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Chicano studies department up for vote at Mission College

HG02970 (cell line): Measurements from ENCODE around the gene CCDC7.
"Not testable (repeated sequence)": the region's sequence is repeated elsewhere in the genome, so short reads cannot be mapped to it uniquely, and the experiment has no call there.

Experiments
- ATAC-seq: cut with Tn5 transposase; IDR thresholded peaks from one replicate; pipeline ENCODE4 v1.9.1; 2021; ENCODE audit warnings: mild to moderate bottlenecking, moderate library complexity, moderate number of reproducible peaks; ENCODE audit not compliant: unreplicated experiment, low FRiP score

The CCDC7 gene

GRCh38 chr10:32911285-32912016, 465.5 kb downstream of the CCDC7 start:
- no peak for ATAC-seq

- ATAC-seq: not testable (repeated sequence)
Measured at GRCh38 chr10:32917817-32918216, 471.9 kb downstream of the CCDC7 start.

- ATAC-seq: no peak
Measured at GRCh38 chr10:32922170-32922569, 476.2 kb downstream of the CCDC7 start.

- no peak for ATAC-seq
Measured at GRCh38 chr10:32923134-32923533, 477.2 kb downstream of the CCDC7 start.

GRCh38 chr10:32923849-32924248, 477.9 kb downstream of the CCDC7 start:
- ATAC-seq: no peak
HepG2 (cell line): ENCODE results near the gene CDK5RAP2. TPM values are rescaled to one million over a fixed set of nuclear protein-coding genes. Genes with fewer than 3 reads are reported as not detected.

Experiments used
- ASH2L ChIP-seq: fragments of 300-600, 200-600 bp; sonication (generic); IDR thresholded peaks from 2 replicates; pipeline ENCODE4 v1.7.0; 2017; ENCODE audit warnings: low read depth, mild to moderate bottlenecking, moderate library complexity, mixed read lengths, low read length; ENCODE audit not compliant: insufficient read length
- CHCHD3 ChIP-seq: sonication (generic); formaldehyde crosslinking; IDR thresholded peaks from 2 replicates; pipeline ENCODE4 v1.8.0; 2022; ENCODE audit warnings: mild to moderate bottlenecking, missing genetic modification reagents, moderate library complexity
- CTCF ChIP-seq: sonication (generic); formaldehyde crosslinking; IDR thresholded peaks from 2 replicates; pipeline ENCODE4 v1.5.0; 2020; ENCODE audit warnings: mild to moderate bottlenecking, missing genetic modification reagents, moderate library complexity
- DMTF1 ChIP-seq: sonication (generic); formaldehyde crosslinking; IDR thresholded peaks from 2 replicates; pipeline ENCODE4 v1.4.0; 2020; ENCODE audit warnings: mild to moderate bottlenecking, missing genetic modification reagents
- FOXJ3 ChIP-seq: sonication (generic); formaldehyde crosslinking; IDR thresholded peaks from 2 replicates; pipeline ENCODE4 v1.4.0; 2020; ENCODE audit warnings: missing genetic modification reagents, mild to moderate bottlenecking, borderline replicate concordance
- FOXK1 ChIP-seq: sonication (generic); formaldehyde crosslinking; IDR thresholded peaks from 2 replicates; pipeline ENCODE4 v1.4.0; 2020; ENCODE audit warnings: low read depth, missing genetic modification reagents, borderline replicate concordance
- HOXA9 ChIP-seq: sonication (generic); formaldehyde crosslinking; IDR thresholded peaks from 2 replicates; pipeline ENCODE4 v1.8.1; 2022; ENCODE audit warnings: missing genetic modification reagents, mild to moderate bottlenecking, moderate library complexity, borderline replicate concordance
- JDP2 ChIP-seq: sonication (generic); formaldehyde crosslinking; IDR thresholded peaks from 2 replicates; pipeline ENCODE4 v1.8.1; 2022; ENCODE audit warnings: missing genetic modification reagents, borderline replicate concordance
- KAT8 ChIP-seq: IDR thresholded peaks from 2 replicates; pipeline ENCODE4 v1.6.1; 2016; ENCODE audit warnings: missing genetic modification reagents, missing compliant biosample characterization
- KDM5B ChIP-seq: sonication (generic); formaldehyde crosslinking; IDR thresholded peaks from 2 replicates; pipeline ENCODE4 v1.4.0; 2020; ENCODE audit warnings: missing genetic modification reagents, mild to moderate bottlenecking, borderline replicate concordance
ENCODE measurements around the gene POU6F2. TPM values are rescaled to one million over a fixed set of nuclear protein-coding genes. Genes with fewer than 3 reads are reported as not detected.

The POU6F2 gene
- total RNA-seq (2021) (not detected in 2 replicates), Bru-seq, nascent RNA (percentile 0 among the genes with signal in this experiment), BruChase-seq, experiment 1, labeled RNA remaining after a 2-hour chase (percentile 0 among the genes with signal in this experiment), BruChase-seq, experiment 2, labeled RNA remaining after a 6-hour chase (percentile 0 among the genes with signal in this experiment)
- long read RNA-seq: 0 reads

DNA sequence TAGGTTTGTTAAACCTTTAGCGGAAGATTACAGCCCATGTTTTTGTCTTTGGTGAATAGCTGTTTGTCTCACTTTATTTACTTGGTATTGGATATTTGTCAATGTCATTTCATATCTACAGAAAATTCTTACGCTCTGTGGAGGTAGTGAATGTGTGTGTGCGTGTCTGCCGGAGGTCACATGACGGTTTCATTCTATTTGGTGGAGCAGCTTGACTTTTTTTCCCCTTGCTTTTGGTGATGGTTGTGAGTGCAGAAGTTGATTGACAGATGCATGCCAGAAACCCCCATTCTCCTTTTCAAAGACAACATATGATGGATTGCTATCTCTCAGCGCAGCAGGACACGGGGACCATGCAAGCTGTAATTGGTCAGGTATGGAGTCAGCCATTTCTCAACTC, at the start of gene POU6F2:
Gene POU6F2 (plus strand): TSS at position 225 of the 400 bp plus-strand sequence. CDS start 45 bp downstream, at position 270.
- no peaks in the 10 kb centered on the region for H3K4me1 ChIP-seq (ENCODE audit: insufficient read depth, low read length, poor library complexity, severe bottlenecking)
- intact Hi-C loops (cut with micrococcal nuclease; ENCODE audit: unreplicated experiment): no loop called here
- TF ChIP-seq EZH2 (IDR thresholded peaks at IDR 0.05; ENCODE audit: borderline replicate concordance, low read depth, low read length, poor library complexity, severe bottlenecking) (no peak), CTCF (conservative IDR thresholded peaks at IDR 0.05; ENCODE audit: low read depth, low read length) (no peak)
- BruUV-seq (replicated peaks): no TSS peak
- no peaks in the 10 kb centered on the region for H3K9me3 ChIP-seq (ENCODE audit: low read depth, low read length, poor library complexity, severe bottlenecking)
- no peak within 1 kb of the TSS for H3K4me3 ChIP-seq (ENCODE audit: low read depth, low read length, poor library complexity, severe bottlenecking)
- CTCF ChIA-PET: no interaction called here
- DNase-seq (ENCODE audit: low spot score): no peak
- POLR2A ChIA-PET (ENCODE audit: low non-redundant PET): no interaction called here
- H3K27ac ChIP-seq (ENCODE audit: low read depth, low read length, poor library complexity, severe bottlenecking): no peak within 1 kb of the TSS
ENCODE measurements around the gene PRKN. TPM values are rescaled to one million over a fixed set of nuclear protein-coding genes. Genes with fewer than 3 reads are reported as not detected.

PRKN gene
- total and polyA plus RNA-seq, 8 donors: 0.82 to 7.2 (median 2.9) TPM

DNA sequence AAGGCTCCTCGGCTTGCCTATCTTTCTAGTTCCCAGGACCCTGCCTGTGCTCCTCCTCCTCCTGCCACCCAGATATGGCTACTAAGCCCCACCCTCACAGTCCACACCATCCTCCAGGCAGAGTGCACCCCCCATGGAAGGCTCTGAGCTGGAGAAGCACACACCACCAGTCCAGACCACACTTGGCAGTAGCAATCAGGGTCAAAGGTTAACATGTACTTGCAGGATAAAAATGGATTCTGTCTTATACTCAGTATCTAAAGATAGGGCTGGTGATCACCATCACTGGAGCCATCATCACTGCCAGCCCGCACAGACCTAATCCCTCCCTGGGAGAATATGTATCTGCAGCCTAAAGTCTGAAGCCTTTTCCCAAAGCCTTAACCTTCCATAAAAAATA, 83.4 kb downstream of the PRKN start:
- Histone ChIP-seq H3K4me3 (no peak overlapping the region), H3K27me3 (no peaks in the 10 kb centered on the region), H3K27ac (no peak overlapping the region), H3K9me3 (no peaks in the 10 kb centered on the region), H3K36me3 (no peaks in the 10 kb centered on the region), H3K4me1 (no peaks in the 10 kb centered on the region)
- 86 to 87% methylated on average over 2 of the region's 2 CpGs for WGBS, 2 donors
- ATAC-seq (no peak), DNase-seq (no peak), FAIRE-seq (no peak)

first_img AD Quality Auto 360p 720p 1080p Top articles1/5READ MORE11 theater productions to see in Southern California this week, Dec. 27-Jan. 2“It’s also about respect and a matter of pride in your roots – the desire of students to learn about how the Mexican-American community has contributed to the greatness of our United States.” The petition to break away from the Department of Social Sciences was submitted in April by Professors Jose A. Maldonado and John J. Morales, who have declined in the past to comment. But Felipe Lopez, who formerly chaired the Chicano studies department at East Los Angeles College, said a separate department at Mission would give its professors more autonomy. “You get academic voting rights, the ability to hire for your discipline and have control over that and manage your own funds, resources and computers,” Lopez said. “There’s quite a big difference between a program and a department.” But some faculty at Mission grumble that the move is simply a power-grab by the two Chicano studies professors. Harlan Goldberg, who replaced Morales as chairman of Mission’s social sciences department last summer, circulated a letter to the Faculty Senate last month opposing the creation of a separate department. “Presently, Chicano studies is bloated,” Goldberg wrote. “There are too many classes being offered and many that students cannot use. Our job is not to indoctrinate, our job is to help students think independently, providing them the opportunity to evaluate different ideas.” The proposal was set for a debate at the Faculty Senate’s May meeting, but the discussion was postponed because neither Maldonado nor Morales was present. Maldonado is on stress-related leave, and Morales left shortly after the meeting began to teach a class. Mission will offer 21 sections of six Chicano studies classes this fall; it also offers an associate’s degree in the discipline. According to the petition, Chicano studies ranks fifth among all disciplines at Mission campus and third among the academic disciplines, following English and math, which are required courses. Morales and Maldonado estimate about 740 students took the classes this spring. By comparison, East Los Angeles College, with about 21,000 students, has about 1,500 students enrolled in its Chicano studies department. This fall, Lopez said, it will offer 48 sections of 18 Chicano studies courses. [email protected] (818) 713-3663160Want local news?Sign up for the Localist and stay informed Something went wrong. Please try again.subscribeCongratulations! You’re all set! MISSION HILLS – The Mission Faculty Senate is slated to vote today on a controversial plan to expand the Chicano studies discipline into its own department. Proponents say creating a separate Department of Chicana and Chicano Studies would improve recruitment and retention at the 7,300-student campus, which is nearly 70 percent Latino. “The Senate uses phrases like `The college is in economic trouble if we don’t make our numbers,’ and funding has to do with the number of students who eventually enroll,” said Jose Luis Ramirez, a Mission counselor who supports making Chicano studies its own department. “It would be ironic if a program with over 700 students, which could be used to outreach to local high schools, does not gain its independence as a department. last_img